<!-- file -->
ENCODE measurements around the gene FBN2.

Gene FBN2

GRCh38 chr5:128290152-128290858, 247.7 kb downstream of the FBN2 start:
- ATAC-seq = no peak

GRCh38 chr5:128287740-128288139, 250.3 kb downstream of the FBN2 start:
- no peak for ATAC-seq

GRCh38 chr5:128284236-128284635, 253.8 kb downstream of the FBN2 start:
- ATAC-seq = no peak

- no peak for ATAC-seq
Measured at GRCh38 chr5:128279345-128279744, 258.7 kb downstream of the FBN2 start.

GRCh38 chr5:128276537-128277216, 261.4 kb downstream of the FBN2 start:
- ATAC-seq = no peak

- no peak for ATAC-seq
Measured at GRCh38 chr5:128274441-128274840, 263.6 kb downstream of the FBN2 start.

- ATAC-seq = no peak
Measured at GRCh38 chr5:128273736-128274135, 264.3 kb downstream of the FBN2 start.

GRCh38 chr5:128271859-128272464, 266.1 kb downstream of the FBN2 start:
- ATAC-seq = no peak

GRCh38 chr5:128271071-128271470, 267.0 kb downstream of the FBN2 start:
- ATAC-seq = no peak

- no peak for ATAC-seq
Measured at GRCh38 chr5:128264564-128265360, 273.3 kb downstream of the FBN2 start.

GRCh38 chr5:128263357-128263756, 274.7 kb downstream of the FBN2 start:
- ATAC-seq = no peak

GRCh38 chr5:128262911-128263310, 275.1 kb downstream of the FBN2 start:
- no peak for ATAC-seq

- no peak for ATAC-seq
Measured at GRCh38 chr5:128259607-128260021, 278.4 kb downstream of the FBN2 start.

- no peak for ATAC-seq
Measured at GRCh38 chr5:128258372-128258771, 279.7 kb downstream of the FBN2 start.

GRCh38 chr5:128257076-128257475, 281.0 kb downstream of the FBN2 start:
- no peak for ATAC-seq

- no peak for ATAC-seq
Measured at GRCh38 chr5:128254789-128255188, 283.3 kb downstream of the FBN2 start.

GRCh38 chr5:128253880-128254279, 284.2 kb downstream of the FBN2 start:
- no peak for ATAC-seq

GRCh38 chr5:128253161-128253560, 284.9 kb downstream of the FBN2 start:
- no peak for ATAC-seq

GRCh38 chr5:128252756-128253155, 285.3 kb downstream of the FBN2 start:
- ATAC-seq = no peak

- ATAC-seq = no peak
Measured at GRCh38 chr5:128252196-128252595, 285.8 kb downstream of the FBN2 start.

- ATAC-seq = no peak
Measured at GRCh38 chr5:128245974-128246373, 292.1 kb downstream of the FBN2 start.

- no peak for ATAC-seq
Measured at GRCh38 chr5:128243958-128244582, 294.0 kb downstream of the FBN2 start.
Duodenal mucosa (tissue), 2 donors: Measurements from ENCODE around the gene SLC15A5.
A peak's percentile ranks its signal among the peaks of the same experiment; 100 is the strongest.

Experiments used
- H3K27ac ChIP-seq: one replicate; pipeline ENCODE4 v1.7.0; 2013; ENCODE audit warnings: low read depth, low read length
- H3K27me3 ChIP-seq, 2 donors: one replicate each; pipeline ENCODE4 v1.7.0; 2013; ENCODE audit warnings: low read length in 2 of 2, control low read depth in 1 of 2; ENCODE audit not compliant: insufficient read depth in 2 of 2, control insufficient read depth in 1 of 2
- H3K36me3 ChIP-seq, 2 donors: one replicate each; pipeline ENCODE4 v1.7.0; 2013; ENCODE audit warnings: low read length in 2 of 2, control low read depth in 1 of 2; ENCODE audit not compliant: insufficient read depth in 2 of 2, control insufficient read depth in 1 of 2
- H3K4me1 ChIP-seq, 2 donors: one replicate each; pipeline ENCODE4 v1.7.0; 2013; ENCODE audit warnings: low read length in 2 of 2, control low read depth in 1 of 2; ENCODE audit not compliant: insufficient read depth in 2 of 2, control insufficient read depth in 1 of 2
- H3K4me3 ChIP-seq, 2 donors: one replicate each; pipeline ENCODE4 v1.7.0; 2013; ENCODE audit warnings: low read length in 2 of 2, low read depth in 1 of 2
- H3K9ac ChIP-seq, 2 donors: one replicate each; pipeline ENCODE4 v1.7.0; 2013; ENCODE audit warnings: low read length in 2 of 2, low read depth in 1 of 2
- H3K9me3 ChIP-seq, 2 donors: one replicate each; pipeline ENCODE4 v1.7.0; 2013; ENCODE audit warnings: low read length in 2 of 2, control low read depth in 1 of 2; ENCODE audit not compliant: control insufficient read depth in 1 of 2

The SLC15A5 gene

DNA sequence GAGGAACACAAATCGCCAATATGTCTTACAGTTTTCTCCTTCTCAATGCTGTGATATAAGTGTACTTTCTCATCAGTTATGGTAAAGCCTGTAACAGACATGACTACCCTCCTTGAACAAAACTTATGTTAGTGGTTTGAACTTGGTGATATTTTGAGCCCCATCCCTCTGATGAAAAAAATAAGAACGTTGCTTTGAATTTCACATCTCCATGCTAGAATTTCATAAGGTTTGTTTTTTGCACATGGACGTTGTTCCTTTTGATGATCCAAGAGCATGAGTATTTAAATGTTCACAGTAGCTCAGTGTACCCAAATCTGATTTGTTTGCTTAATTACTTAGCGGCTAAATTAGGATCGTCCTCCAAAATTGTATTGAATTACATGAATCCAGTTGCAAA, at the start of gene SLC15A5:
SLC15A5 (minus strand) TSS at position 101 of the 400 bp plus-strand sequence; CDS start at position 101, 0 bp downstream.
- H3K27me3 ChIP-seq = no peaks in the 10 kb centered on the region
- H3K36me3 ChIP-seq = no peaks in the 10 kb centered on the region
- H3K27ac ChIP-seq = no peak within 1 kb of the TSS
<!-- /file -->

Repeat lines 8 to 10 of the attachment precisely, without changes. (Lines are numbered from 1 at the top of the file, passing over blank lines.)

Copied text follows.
- ATAC-seq = no peak

- no peak for ATAC-seq
Measured at GRCh38 chr5:128279345-128279744, 258.7 kb downstream of the FBN2 start.